Notorious review by Tom Blain

For lack of a better introduction paragraph: Notorious has always been my favorite Hitchcock film. Ive had a hard time answering the whys around that because there is a lot of competition in the category of great Hitchcock films.

Part of the reason has to do with the characters themselves and how they are expressed by their characters. There is a pain expressed by both Devlin (Cary Grant) and Alicia (Ingrid Bergman) that runs deep in both of them and in both cases when they revisit the pain and react with walls of self defense that are counterproductive to bringing themselves together. Devlins wall is that of a bitter, jealous teen more than a grown man. He lashes out with hurtful comments; looking to hurt more than heal. Alicia reverts back to the behavior that is expected of her: that of a drunken party girl who will play with a mans feelings. Both defenses are setup to protect and torture the other and there are probably a whopping 90-120 seconds in the film (30-45 during the extended kissing scene, 20 seconds of a drunken dalliance in the cellar, and 45-60 final seconds of the film). The resilience and withholding of passion until the final give the film high emotional payoff at the end.

The pain of bad relationships past and the vulnerability of both mega actors is one of the components that makes this film ultimately relatable. For the first time in my life I felt like I could relate to Cary Grant instead of just purely envy him. There is no Cary Grant charm in this movie; he is like an abused animal who knows no other way to react to pain than to lashout and hurt right back.

In place of this passion for the other 90 minutes is business and common sense for accomplishing a task of infiltrating a Nazi group in Rio. Instead of entering a relationship with Devlin, Alicia agrees to do what she was brought to Rio for; to trick one of the Nazis, Sebastian (Claude Rains) into falling in love with her. As mentioned at one point by Devlins boss, she has managed with great intelligence. The passion between Devlin and Alicia has been replaced with sensibility and intelligence for accomplishing a goal.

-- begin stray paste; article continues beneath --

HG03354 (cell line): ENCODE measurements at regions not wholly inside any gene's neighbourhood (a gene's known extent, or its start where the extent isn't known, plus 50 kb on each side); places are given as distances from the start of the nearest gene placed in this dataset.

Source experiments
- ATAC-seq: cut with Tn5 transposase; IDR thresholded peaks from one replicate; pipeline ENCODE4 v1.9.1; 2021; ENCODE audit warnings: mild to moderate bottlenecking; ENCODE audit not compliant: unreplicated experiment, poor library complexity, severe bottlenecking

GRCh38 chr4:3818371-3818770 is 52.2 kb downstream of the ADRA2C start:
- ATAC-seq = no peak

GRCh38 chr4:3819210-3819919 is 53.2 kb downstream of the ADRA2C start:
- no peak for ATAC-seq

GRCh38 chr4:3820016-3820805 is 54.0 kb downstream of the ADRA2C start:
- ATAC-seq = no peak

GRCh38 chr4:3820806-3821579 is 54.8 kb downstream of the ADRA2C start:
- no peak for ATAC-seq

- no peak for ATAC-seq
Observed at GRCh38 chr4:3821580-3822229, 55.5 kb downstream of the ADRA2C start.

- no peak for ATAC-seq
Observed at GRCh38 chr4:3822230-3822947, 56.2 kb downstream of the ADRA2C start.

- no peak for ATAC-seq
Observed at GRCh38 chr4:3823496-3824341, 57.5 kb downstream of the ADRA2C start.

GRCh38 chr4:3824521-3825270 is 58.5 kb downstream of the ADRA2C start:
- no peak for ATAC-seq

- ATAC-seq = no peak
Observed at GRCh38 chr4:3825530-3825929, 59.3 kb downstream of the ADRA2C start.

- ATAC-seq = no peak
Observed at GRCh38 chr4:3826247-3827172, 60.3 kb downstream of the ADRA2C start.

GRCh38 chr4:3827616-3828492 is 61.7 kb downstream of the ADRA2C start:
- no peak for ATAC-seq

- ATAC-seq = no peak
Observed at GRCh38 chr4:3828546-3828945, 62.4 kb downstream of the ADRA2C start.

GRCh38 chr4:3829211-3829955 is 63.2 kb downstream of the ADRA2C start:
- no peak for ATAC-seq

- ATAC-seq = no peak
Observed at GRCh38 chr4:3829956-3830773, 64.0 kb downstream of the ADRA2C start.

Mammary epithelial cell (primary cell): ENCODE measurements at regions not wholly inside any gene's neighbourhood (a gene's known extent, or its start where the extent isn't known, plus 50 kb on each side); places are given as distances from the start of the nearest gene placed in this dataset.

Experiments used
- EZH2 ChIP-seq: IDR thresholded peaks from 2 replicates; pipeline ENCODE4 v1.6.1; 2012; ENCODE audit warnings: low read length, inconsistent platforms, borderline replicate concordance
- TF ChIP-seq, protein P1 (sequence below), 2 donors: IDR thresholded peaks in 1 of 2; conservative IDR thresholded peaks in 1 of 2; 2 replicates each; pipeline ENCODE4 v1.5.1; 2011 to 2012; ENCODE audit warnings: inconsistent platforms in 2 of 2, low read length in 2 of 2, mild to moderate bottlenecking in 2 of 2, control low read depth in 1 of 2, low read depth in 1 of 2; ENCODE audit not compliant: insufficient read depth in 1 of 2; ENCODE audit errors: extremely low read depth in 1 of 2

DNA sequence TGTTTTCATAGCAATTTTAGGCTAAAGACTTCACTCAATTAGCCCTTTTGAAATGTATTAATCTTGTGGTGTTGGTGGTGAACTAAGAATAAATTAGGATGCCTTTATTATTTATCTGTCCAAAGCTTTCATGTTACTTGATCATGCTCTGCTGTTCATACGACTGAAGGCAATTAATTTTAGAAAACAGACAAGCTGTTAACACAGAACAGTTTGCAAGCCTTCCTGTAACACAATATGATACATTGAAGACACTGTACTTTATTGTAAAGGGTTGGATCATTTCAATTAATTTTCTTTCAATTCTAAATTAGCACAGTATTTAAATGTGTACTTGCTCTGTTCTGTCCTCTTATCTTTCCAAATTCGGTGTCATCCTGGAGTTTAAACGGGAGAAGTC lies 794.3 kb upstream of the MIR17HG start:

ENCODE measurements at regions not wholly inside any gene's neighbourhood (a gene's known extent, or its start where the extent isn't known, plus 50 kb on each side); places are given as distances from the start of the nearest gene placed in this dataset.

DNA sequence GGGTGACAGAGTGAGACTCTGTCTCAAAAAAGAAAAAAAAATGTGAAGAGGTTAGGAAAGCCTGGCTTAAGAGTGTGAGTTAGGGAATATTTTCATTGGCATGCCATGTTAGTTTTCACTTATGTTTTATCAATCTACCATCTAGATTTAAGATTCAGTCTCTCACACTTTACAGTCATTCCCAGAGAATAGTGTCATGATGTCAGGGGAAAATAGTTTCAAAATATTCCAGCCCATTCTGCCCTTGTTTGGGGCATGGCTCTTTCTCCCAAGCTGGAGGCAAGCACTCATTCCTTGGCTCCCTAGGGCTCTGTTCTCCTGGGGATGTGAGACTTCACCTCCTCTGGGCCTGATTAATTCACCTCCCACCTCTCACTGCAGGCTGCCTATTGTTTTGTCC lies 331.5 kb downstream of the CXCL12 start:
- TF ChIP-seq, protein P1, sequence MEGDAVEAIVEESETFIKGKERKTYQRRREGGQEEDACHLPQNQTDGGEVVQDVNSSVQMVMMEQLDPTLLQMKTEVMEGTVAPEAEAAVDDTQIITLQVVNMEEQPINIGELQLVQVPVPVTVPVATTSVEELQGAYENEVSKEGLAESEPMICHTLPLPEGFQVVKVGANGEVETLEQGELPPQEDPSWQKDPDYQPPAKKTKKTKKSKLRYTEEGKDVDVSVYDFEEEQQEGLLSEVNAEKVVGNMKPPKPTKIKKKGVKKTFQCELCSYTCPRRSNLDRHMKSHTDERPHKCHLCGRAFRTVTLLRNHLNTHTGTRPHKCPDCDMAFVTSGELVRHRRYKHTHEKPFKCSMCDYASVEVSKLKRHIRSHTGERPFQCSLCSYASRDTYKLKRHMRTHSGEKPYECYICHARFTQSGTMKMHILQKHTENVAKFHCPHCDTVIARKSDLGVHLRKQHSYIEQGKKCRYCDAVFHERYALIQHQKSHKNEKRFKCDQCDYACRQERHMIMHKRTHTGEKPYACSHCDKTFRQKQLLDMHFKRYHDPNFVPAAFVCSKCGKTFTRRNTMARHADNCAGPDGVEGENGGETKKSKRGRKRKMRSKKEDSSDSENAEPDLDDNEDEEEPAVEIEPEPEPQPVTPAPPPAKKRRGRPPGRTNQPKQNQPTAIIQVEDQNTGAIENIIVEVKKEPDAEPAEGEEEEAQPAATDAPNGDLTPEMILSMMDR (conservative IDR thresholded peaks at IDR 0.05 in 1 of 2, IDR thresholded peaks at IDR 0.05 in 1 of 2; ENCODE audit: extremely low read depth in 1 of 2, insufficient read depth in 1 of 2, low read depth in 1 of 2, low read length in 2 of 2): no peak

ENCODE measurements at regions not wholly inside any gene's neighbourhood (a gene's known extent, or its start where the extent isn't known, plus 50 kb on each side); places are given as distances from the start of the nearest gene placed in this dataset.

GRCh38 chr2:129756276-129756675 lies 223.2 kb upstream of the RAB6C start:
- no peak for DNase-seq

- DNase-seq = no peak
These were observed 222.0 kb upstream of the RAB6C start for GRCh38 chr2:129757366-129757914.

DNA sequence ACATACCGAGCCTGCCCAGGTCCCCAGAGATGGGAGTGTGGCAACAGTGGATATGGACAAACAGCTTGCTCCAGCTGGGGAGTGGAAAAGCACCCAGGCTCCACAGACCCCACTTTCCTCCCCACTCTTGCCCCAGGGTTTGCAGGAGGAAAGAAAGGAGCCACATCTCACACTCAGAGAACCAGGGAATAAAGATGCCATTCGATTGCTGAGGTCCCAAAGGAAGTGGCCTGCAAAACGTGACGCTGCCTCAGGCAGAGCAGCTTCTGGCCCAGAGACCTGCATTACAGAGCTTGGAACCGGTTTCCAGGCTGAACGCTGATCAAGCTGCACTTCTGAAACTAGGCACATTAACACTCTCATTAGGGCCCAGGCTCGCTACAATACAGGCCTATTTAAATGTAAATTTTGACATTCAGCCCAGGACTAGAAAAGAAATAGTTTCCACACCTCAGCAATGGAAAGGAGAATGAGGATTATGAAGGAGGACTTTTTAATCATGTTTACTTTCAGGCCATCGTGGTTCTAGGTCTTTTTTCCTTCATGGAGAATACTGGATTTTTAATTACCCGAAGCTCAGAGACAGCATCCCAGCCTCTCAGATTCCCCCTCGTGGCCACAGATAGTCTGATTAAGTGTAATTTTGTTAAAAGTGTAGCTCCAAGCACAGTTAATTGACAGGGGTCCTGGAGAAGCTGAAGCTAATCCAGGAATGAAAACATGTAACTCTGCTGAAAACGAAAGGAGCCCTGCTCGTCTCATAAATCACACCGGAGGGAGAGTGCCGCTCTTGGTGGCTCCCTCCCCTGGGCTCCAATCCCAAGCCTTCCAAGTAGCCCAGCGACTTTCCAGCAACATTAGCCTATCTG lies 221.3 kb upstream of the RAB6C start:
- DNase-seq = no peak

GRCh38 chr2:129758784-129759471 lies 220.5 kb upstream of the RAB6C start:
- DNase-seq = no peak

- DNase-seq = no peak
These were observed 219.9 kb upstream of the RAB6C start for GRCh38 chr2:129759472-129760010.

Along the way there are some Hitchcock signatures such as the stair case crane shot. Starting at the top of the staircase during a party thrown at Sebastians house the frame shows people filling up the entrance way and it zeros in/ zooms in on Alicias hand which shows the viewers just a glimpse of the key she holds to the cellar (where uranium sand is being held secretly). There are also many moments of brilliant lighting/shadow effects:
- Opening of the film we see Alicia throwing a party from behind a silent, motionless Devlin; we dont even see his face until a cut to post party activities.
- After Devlin comes to see Alicia and tell her the job, in disappointment she turns back to the bottle and is seen drinking it through the kitchen window in the haze of a lacey white curtain.
- In the final scene when Devlin finds out what happens to Alicia his face moves into a complete shadow.

The films conclusion is like a warped Snow White. Alicia is fed poisoned coffee by her evil mother in law (in place of the evil step mother/queen/hag). She is near death and Devlin comes to carry her away gloriously. There is uncertainty whether she does actually survive. Unlike North by Northwest there is no train going through the tunnel to indicate happier times ahead. But even in her hazy state Alicia is smiling in Devlins car as they ride off into the night to find a hospital. That seems to be enough to satisfy.




10 out of 10 Jackasses
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